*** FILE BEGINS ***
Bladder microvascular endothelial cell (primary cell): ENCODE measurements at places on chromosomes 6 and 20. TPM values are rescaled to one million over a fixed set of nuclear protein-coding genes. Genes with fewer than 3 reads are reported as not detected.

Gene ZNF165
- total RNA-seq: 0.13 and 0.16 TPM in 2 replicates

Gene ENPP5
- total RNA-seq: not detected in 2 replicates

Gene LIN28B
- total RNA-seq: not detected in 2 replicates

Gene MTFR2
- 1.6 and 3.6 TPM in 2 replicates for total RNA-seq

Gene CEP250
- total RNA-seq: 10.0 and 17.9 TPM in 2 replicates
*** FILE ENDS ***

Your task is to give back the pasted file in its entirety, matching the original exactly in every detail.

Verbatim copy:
Bladder microvascular endothelial cell (primary cell): ENCODE measurements at places on chromosomes 6 and 20. TPM values are rescaled to one million over a fixed set of nuclear protein-coding genes. Genes with fewer than 3 reads are reported as not detected.

Gene ZNF165
- total RNA-seq: 0.13 and 0.16 TPM in 2 replicates

Gene ENPP5
- total RNA-seq: not detected in 2 replicates

Gene LIN28B
- total RNA-seq: not detected in 2 replicates

Gene MTFR2
- 1.6 and 3.6 TPM in 2 replicates for total RNA-seq

Gene CEP250
- total RNA-seq: 10.0 and 17.9 TPM in 2 replicates